LSE - Small Logo
LSE - Small Logo

Editor

May 22nd, 2013

Cricket and the rise of modern India

0 comments

Estimated reading time: 5 minutes

Editor

May 22nd, 2013

Cricket and the rise of modern India

0 comments

Estimated reading time: 5 minutes

LSE’s Mukulika Banerjee moderates a discussion on the rise of cricket in India and its relationship to the country’s politics and culture.

What can cricket tell us about modern India? Last week, at the Asia House Festival of Asian Literature, James Astill and Ed Hawkins attempted to answer this question. Astill is the author of “The Great Tamasha: Cricket, Corruption and the Turbulent Rise of Modern India”, a new book that traces how cricket became an outlet for Indian nationalism both under colonial rule and in the decades since independence, and how it contributes to Indian culture and politics. While Astill focuses on how Indian cricket articulates the country’s experiment with modernity, Hawkins, the author of “Bookie, Gambler, Fixer, Spy”, gets at the game’s underbelly—the corruption that has come to define the sport in recent years.

cricket

At Asia House, Hawkins discussed the anatomy of match-fixing in India, a timely concern. Last week, three players from an Indian Premier League (IPL) franchise, the Rajasthan Royals, were arrested by Delhi police. They allegedly performed pre-arranged actions, scripted by bookmakers, during matches in this year’s tournament. One of the accused, S. Sreesanth, was part of India’s 2011 World Cup-winning squad. Indian cricketing authorities have been criticised for their relative reticence on the matter.

Hawkins’ book focuses on the World Cup semi-final between India and Pakistan in Mohali in March 2011, inspired by a ‘script’ of the match he received from a bookie before the game. As part of his investigation into whether or not that seminal match was fixed, Hawkins spent time in India with a bookie, watching him bet on matches, bribe police officers and engage with members of India’s mafias. During his talk, Hawkins argued that the roots of present-day match-fixing lie in India, but was careful to point out that there has always been corruption in cricket—the first recorded instance of match-fixing occurred in the 1700s, and the laws of cricket were drawn up in the first place to settle betting disputes.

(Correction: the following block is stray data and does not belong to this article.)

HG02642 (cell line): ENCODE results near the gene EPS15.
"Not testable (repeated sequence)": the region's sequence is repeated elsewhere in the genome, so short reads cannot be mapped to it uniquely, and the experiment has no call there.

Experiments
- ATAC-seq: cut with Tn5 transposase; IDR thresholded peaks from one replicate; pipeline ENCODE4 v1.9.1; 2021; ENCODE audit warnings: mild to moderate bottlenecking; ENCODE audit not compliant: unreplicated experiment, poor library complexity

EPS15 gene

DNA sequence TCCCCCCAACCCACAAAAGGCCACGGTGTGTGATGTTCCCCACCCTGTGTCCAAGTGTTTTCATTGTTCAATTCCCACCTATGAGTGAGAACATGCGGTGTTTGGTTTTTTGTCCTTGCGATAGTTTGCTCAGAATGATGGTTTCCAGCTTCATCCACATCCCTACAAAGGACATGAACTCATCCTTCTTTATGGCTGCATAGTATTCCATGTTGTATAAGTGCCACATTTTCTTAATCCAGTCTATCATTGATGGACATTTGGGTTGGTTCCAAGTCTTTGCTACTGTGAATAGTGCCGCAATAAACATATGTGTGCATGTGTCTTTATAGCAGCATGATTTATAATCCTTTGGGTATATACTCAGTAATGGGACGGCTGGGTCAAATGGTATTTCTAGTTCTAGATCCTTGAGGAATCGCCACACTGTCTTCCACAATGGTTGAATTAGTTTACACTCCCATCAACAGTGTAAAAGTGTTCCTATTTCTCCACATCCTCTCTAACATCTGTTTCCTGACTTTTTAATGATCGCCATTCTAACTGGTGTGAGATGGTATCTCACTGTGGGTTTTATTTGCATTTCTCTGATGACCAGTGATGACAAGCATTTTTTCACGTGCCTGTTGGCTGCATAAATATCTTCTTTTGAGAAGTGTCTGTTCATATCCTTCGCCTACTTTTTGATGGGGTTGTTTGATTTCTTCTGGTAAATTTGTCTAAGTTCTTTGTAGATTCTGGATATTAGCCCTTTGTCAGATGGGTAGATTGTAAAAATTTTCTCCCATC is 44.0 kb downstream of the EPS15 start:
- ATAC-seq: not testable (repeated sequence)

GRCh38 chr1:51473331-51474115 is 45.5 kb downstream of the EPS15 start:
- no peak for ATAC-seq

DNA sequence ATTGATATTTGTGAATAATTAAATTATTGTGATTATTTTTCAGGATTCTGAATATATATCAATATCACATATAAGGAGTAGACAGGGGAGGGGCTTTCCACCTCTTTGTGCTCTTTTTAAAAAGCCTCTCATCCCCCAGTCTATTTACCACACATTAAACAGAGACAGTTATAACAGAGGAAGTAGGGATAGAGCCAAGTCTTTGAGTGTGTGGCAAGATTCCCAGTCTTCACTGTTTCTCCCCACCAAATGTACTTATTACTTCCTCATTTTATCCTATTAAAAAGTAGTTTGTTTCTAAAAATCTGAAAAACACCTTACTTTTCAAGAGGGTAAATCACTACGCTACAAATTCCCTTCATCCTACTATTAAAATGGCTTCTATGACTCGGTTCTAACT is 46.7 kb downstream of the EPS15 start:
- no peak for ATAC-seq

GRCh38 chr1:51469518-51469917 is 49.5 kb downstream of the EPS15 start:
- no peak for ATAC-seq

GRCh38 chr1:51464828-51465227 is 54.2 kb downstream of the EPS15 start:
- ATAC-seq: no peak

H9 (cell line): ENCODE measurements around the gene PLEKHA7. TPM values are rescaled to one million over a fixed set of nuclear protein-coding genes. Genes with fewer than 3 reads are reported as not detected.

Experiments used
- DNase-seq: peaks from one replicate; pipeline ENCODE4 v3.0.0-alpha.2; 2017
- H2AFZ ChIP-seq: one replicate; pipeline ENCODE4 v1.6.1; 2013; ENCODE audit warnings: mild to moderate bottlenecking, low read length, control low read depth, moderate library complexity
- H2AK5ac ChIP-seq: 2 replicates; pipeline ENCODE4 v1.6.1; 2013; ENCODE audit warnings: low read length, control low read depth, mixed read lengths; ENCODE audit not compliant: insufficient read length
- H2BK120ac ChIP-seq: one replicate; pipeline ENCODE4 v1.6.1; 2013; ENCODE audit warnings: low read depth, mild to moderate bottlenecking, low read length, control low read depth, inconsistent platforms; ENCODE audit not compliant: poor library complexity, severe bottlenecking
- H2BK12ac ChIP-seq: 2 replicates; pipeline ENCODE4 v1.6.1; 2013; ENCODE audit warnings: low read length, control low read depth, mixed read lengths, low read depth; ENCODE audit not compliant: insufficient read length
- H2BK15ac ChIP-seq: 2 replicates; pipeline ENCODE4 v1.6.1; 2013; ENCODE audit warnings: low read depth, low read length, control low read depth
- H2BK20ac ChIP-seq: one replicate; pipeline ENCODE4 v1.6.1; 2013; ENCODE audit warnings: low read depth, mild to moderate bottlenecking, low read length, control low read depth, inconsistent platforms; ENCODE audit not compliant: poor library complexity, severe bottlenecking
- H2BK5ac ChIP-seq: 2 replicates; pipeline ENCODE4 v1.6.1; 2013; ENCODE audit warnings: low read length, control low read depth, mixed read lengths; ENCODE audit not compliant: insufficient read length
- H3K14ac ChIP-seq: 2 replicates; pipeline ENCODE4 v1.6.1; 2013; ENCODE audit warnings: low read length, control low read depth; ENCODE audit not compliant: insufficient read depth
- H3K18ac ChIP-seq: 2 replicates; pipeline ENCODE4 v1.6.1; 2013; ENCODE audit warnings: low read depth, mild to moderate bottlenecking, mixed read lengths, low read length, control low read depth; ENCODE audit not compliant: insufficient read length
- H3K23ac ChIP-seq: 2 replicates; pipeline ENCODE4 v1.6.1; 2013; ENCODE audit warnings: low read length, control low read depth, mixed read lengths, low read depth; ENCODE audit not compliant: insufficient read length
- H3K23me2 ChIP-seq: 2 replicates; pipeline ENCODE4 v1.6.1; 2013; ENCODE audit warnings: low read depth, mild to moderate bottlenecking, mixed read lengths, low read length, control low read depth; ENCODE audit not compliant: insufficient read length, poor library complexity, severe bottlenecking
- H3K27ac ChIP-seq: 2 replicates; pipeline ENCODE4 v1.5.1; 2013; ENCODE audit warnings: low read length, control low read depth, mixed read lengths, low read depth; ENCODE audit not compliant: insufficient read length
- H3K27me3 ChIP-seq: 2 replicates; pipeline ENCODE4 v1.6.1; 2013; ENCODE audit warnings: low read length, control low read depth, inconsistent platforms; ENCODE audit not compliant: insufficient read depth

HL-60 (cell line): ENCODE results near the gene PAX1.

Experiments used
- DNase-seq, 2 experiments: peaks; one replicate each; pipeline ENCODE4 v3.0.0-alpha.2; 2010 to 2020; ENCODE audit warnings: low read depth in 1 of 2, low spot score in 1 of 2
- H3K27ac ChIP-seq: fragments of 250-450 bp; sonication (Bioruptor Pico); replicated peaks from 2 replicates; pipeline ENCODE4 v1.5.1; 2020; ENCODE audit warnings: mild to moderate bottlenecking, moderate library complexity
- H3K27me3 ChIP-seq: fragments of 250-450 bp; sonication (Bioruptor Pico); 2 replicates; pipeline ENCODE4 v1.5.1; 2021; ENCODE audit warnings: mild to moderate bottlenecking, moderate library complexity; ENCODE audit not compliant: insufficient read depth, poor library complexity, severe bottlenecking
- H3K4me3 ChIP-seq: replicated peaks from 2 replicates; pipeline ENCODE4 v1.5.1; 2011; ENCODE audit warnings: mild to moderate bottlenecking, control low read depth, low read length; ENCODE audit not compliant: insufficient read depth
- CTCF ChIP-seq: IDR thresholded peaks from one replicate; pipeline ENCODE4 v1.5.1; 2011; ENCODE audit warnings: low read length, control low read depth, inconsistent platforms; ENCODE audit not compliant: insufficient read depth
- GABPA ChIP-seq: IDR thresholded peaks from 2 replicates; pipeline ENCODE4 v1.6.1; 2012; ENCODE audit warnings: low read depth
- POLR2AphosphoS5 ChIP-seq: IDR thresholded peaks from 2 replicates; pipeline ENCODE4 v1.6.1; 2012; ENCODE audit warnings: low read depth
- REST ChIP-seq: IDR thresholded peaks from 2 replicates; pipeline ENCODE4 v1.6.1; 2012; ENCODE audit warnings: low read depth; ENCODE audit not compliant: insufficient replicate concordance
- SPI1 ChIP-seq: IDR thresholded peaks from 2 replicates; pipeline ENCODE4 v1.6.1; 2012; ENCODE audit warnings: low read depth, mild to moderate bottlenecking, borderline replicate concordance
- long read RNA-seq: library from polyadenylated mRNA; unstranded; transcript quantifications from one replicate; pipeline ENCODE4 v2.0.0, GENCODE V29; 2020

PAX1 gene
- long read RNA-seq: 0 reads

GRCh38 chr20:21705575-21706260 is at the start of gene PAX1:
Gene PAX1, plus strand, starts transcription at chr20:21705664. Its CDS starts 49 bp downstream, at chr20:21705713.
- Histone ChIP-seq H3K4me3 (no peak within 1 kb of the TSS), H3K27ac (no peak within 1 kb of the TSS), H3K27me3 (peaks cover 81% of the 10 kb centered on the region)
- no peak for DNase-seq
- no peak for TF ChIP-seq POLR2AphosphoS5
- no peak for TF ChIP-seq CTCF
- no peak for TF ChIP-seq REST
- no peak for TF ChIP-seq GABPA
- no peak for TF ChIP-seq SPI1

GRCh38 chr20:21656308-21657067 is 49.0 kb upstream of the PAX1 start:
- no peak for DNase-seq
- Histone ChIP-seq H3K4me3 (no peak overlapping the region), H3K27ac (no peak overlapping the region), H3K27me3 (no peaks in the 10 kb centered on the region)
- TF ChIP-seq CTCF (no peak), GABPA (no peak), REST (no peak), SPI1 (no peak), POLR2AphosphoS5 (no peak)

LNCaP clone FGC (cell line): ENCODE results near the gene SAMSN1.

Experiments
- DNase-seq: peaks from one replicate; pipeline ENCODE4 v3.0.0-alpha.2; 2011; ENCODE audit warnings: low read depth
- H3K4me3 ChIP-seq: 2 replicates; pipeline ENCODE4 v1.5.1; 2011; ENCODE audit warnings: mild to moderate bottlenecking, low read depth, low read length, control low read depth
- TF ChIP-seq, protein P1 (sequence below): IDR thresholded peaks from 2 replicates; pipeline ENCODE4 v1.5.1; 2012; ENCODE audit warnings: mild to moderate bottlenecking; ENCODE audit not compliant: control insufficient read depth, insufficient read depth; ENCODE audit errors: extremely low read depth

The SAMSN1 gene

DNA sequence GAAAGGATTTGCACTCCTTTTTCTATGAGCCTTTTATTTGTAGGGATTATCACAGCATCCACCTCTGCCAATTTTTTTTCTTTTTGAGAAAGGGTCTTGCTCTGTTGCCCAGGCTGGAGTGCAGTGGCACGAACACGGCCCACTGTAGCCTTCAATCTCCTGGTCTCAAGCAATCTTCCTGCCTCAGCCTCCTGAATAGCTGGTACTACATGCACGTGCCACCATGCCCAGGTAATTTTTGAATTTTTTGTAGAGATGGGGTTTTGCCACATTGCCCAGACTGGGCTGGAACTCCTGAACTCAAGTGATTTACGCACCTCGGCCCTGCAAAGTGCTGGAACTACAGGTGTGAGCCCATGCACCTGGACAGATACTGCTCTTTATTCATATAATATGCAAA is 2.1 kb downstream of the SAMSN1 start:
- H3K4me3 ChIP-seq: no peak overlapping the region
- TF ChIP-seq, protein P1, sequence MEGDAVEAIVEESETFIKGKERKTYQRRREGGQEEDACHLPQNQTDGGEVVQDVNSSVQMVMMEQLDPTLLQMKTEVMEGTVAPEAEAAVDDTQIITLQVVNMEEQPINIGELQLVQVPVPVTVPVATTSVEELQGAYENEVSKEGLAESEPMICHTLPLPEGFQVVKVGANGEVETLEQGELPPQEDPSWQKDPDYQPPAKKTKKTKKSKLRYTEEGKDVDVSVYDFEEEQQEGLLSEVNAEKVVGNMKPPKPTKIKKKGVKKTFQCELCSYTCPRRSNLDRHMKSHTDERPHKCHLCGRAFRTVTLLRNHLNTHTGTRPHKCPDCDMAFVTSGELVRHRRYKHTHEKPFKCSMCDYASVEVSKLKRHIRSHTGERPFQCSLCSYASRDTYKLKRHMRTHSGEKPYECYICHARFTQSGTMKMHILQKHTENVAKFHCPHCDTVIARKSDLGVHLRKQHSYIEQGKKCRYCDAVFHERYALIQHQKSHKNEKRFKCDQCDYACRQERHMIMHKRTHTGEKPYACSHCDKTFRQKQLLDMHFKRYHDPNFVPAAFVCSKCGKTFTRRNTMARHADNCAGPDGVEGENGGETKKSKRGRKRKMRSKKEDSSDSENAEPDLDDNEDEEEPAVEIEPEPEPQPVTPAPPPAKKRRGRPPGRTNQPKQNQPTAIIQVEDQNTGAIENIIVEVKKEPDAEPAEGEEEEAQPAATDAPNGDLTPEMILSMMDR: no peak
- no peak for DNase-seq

Taking a broader view, Astill argued that corruption in Indian cricket reflects the weaknesses of Indian institutions, and the fact that the game is growing at a time of soaring wealth within the country. However, Astill felt that the problem would recede as the country’s institutions matured, and as the Indian public’s growing cynicism about levels of probity in the public sphere – manifest in Anna Hazare’s anti-graft movement, which was buoyed by middle-class support – began to apply to cricket too.

Astill began writing about cricket in India while based in Delhi as the South Asia correspondent for The Economist. While reporting on the launch of the IPL, he realised that the game reveals much about changes in Indian society, including its economic growth and zesty appetite for enterprise as well as politics.

Speaking at Asia House, Astill also described how cricket both reflects and shapes India’s shifting consumer culture. For example, with the rise of cricket as a tamasha – a great spectacle – Bollywood is for the first time finding itself relegated to second place as India’s preferred form of entertainment. Astill suggested this is a consequence of soaring television ownership in India. Nowadays, Bollywood film releases are planned with the country’s cricket schedule in mind, and producers avoid the dates of the IPL tournament and other games when promoting blockbusters. Meanwhile, cricketers have begun to appear in reality television shows, commercials, and even films, often earning almost as much as top-grossing Bollywood stars through their on-screen appearances.

But, as last week’s spot-fixing scandal suggests, the tamasha of Indian cricket could yet be undermined by the taint of corruption. That’s why Hawkins is calling for practical solutions to address the rampant corruption in the game as it is evolving in India, including criminalising match-fixing and spot-fixing and legalising betting on games, which would improve transparency. Of course, these measures would require a greater strengthening of India’s law-making and law-enforcing institutions. As such, cricket will continue to offer a glimpse into Indian society for decades to come.

Print Friendly, PDF & Email

About the author

Editor

Posted In: Economy | Society and Culture

Jaipur Palace

CONTRIBUTE

South Asia @ LSE welcomes contributions from LSE faculty, fellows, students, alumni and visitors to the school. Please write to southasia@lse.ac.uk with ideas for posts on south Asia-related topics.

Bad Behavior has blocked 5333 access attempts in the last 7 days.